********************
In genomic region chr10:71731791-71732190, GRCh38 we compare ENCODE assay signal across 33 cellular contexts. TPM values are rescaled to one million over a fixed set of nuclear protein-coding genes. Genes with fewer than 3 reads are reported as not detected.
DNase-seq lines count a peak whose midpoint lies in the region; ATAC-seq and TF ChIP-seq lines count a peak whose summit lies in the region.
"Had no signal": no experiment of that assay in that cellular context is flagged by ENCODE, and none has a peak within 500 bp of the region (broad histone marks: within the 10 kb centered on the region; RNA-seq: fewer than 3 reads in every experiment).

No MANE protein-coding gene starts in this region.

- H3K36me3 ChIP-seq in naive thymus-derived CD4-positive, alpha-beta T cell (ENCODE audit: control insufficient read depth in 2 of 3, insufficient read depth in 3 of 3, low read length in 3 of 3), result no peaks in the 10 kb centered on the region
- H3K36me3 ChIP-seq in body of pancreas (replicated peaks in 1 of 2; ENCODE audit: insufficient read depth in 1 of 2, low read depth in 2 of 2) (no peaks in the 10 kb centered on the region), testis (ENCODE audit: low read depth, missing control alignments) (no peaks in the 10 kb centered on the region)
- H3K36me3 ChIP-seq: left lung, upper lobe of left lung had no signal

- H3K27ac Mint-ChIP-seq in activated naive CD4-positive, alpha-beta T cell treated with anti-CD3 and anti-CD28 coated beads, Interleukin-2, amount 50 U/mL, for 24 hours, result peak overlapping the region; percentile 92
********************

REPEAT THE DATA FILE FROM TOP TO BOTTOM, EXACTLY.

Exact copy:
In genomic region chr10:71731791-71732190, GRCh38 we compare ENCODE assay signal across 33 cellular contexts. TPM values are rescaled to one million over a fixed set of nuclear protein-coding genes. Genes with fewer than 3 reads are reported as not detected.
DNase-seq lines count a peak whose midpoint lies in the region; ATAC-seq and TF ChIP-seq lines count a peak whose summit lies in the region.
"Had no signal": no experiment of that assay in that cellular context is flagged by ENCODE, and none has a peak within 500 bp of the region (broad histone marks: within the 10 kb centered on the region; RNA-seq: fewer than 3 reads in every experiment).

No MANE protein-coding gene starts in this region.

- H3K36me3 ChIP-seq in naive thymus-derived CD4-positive, alpha-beta T cell (ENCODE audit: control insufficient read depth in 2 of 3, insufficient read depth in 3 of 3, low read length in 3 of 3), result no peaks in the 10 kb centered on the region
- H3K36me3 ChIP-seq in body of pancreas (replicated peaks in 1 of 2; ENCODE audit: insufficient read depth in 1 of 2, low read depth in 2 of 2) (no peaks in the 10 kb centered on the region), testis (ENCODE audit: low read depth, missing control alignments) (no peaks in the 10 kb centered on the region)
- H3K36me3 ChIP-seq: left lung, upper lobe of left lung had no signal

- H3K27ac Mint-ChIP-seq in activated naive CD4-positive, alpha-beta T cell treated with anti-CD3 and anti-CD28 coated beads, Interleukin-2, amount 50 U/mL, for 24 hours, result peak overlapping the region; percentile 92